Secondly, CSP project is showing a good cashflow even in the case of CSP’s obsoleteness. Assuming that new CSP plant is operating at 100% capacity or 1 million ton per year, Nucor will get hold of 2. 76% of flat sheet market3, which is reasonable. From a simple projection4, new CSP plant is showing a positive cashflow with NPV = $141. 55 mil, IRR = 19%, and payback period = 4. 34 years. Thirdly, the argument that Nucor should not go to flat-sheet market because of its lacking experience is not convincing.
Unless Nucor does not want to enter flat-sheet market, the earlier Nucor enter flat-sheet market, the faster it will learn and the better it will sustain in future. Second-last paragraph, page 14 of the case Appendix 3 4 Appendix 4 2 3 2 Appendices 1. SWOT analysis Strengths Leadership Efficient operation Well-structured compensation Culture Weakness Resource constraint No experience in flat sheet product Opportunities Enter flat sheet market Pioneer in thin-slab casting technology Threats Uncertainty about technology Competition, possibly be outpaced by integrated mills adopting CSP . Porter five forces analysis5 The threat of substitute products – buyer propensity to substitute – relative price performance of substitutes – buyer switching costs – perceived level of product differentiation The threat of the entry of new competitors – Existence of barriers to entry (patents, right, etc. ) – economies of product differences – brand equity – switching cost or sunk cost – capital requirements – access to distribution – absolute cost advantages – learning curve advantages – expected retaliation by incumbents – government policies The intensity of competitive rivalry 5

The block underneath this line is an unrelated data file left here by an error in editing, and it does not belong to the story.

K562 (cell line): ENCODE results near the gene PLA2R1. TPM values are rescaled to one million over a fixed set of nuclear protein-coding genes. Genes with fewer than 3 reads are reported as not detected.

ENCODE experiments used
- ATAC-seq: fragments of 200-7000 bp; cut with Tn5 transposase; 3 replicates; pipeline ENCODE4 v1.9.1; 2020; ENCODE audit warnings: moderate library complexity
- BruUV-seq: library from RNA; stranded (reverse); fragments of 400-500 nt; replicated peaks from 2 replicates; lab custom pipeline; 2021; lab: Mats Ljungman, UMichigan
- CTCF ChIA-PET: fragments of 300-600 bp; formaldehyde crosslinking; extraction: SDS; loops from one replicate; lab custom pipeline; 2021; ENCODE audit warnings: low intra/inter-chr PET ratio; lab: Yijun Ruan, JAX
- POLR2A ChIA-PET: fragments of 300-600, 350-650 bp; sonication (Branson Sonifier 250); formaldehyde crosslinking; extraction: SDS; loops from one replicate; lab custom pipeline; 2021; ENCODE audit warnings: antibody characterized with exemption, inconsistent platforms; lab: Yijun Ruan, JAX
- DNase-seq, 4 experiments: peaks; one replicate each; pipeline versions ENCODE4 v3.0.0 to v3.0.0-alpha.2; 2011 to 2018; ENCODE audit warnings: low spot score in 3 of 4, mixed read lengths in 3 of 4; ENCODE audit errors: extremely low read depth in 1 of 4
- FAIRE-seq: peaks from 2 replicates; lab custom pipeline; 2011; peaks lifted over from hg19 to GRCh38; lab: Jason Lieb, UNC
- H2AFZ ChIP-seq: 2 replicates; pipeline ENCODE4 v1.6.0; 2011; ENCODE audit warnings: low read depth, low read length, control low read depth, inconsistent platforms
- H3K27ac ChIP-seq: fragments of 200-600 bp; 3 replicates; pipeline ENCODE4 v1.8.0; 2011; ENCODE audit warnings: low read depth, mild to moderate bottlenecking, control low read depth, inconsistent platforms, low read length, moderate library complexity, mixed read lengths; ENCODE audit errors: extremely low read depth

MEDIUM MEDIUM HIGH HIGH LOW MEDIUM HIGH HIGH HIGH LOW MEDIUM LOW MEDIUM HIGH MODERATELY HIGH LOW LOW http://en. wikipedia. org/wiki/Porter_5_forces_analysis 3 numbers of competitors rate of industry growth intermittent industry overcapacity exit barriers diversity of competitors informational complexity and asymmetry – fixed cost allocation per value added – level of advertising expense – Economies of scale – sustainable competitive advantage through improvisation The bargaining power of customers – buyer concentration to firm concentration ratio – degree of dependency upon existing channels of istribution – bargaining leverage – buyer volume – buyer switching costs relative to firm switching costs – buyer information availability – ability to backward integrate – availability of existing substitute products – buyer price sensitivity – differential advantage (uniqueness) of industry products – RFM (Regency + Frequency + Monetary Value) analysis The bargaining power of suppliers – supplier switching costs relative to firm switching costs – degree of differentiation of inputs – presence of substitute inputs – supplier concentration to firm concentration ratio – employee solidarity (e. . labor unions) – threat of forward integration by suppliers relative to the threat of backward integration by firms – cost of inputs relative to selling price of the product – MEDIUM MEDIUM – HIGH MEDIUM LOW HIGH HIGH HIGH HIGH MEDIUM HIGH LOW MEDIUM MEDIUM MEDIUM MEDIUM LOW MEDIUM LOW LOW MEDIUM MEDIUM HIGH HIGH MEDIUM MEDIUM MEDIUM HIGH MEDIUM – MEDIUM 4 3. Estimation of market share of a full capacity CSP plant Total flat sheet segment 36. 6 CSP full capacity 17 Market share of Nucor’s CSP plant with 100% capacity 2. 76% Unit: millions of ton 4. CSP plant’s cash flow with assumption: discount rate = 10%, constant cashflow Cashflow per year Total Cost per ton8 8 Revenues per ton Profit per ton Shipment (millions of ton)7 Total Profit per year Hot-rolled (HR) 225 306. 5 81. 5 0. 5 40,750,000. 00 Cold-rolled (CR) 283 390. 5 107. 5 0. 35 37,625,000. 00 Both HR & CR 78,375,000. 00 Cashflow in 10-year opportunity window
Discount rate Year Cashflow 10% 0 -340 Unit 1 78. 37 2 78. 37 3 78. 37 4 78. 37 5 78. 37 6 78. 37 7 78. 37 8 78. 37 9 78. 37 $ mil 10 78. 37 NPV IRR Payback period 141. 55 19% 4. 34 $ mil year 6 Exhibit 2 – Steel Mill Product Segments: 1986, page 15 of the case Exhibit 12A – Construction Costs for Flat-Rolled Product Plants: 1986, page 22 of the case 8 Exhibit 12B – Comparative Operating Data for Flat-Rolled Product Plants: 1986, page 22 of the case 7 5